Since NewPage announced it was closing its Nova Scotia operation, the province has scrambled to stash money on that sinking ship. Now premier Dexter has announced $15 million to keep 300 people cutting wood for a closed paper mill.
Our energy sector runs on an equally archaic and sadistic model: an enforced private sector monopoly. The NewPage closure has mashed up the two sectors thanks to biomass.
With the bankruptcy of NewPage, which was supposed to turn useless trees into energy, the province wants us to believe that clearcutting is sustainable and will save jobs.
So 175,000 tonnes of wood on more than 600,000 hectares of Cape Breton land---a ninth of provincial forestry capacity---were guaranteed, without consultation, to Nova Scotia Power. That guarantee was made a year ago when it became public knowledge that NewPage faced crippling debt.
NewPage or no, the $200 million biomass plant would be built, and NSP would profit. The province says wood must burn for it to meet its 25-percent-renewable-energy-by-2015 target. The irony is that without NewPage, a massive energy consumer, our total energy market just shrunk considerably. The 25 percent renewable target is now achievable without biomass.
"They aren't making the connection between their energy goals and what the forest can actually handle," adds Gretchen Fitzgerald, director of Sierra Club Atlantic.
Matt Miller, a forester at Ecology Action Centre and board member of the Nova Scotia Woodlot Owners and Operators Association, says the writing has been on the wall for Nova Scotia's forestry industry at least since a 2008 UNB report predicting "the pulp and forest industry wasn't going to contribute as much to GDP anymore because the cheap wood fibre, the low-cost high-yield stuff, was all used up, and as long as the cost of oil is high the dollar will be high, and the price of paper here will be low, even compared to Quebec which has lower energy costs."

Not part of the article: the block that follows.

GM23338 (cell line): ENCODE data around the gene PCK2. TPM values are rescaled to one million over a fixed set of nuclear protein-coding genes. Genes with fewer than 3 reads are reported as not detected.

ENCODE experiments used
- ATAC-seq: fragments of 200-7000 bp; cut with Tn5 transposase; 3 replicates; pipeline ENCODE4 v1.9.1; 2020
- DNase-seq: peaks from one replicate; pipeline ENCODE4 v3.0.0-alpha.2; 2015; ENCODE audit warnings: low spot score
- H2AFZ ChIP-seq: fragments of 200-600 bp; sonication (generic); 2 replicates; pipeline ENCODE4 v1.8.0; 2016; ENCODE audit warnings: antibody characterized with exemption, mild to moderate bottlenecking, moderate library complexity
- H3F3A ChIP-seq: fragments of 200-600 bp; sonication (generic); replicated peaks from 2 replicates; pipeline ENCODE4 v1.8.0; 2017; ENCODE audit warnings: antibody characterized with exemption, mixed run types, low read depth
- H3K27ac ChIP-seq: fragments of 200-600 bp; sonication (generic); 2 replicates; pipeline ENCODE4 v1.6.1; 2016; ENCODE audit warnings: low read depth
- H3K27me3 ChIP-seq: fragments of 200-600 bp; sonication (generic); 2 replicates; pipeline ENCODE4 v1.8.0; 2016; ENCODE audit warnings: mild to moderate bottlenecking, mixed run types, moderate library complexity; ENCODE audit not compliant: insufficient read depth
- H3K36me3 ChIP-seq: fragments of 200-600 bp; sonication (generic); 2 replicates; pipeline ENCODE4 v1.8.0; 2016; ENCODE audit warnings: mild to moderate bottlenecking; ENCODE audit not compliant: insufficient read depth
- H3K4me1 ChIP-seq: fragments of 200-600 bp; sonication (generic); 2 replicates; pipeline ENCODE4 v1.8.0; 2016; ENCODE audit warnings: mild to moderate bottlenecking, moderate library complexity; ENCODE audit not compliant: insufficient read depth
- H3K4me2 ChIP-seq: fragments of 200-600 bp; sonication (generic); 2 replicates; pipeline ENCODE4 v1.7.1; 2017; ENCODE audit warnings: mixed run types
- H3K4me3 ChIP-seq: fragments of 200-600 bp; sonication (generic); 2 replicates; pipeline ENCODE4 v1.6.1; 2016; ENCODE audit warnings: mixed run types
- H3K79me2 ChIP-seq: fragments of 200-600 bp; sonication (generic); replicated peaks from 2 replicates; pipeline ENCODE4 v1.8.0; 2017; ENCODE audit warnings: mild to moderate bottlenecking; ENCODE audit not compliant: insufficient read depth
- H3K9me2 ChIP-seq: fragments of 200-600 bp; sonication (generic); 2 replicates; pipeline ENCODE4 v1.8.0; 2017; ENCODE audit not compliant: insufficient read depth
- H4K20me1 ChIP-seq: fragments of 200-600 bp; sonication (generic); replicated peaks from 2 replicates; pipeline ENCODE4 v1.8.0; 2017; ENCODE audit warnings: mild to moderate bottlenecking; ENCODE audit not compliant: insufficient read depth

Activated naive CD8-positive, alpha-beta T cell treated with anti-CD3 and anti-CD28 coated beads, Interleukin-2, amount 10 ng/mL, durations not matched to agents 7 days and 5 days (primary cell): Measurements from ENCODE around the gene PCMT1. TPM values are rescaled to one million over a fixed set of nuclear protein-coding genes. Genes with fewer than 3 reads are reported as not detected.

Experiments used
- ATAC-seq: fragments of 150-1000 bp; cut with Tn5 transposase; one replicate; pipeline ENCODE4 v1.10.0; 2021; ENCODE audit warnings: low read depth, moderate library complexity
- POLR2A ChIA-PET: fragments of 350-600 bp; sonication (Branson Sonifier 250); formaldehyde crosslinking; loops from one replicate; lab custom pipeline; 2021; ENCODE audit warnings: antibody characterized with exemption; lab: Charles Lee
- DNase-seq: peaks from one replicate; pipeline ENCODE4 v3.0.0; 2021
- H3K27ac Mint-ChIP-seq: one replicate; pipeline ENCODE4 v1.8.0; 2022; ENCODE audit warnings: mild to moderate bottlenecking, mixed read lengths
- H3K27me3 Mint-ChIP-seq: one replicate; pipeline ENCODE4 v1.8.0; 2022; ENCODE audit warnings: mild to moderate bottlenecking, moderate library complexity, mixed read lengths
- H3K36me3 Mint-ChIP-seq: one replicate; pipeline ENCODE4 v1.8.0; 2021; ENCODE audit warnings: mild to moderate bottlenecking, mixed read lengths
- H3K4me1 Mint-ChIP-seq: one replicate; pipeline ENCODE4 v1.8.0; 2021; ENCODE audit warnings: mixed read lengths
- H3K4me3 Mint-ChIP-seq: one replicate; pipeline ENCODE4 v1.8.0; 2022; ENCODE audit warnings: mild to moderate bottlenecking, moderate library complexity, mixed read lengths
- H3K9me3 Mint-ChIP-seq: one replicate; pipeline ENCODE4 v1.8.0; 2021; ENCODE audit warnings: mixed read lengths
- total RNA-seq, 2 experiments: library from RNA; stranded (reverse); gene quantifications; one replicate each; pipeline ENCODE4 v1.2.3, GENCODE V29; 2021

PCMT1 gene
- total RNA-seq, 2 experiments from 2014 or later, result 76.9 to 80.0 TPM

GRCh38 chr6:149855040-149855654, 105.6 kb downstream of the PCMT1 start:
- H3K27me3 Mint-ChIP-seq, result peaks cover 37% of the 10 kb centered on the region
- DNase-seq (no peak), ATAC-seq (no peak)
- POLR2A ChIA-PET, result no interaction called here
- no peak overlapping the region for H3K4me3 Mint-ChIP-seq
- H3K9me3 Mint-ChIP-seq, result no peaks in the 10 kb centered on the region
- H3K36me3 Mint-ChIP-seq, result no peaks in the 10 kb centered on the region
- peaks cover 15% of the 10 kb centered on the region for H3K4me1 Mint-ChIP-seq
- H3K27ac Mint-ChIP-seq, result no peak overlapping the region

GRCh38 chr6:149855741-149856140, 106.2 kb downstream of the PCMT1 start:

The industry's biggest clients---magazines, catalogues and newspapers---are declining thanks to the internet, and new technology has allowed them to buy good quality paper made from faster growing southern hardwoods for less. The emerging paper markets are Asia and South America.
"The ability to keep mills open in Nova Scotia depends on hundreds of millions of dollars in subsidized wood-cutting costs and cutting pay for the workers," Miller says.
In terms of sustainability, NewPage was the best mill we had---the only one certified by all three major sustainable forestry labels. But its progressiveness was only relative to Nova Scotia's pulp-and-paper dinosaurs. The old forestry model involves pulping everything---even trees too big to hug. Revenue maximization. What replaces those behemoths is of little financial value.
There is a better model for forestry and energy, sitting in front of us, apparently unseen. NewPage's closure presents an opportunity to bring forestry in line with our competitive advantages.
"Acadian forests in their natural state are better quality," Miller says. "In the long term, creating higher-quality forest products employs exponentially more people, in better jobs, per unit of wood."
That would involve better silviculture. New York State subsidizes its woodlot owners not to clearcut. The water, which is cleaner and more abundant with trees, is worth more than the wood, financially, socially and ecologically.
Regarding energy, Fitzgerald says despite all the public consultation there has been little strategic thought on renewables because NSP's political clout and guaranteed sweet profit margin trumps wisdom.
So solar was excluded from the feed-in tariff system for renewable power, and we'll soon be importing hydro from Labrador that has been deemed by its own environmental assessment panel as having significant environmental effects that can't be mitigated.
"It's not even considered renewable in the US, supposedly the main market," Fitzgerald says. "I'm very skeptical that it will combat climate change."
Our energy and forestry sectors could profit from the "buy local" creed. Progressive jurisdictions have seen that the global business model is an international trail of catastrophe. It is being replaced with district-based heating, in which energy is consumed where it is produced, allowing communities across Europe to break free from the boom-and-bust whims of faraway markets and corporate headquarters---the kind Nova Scotia seems perpetually indentured to.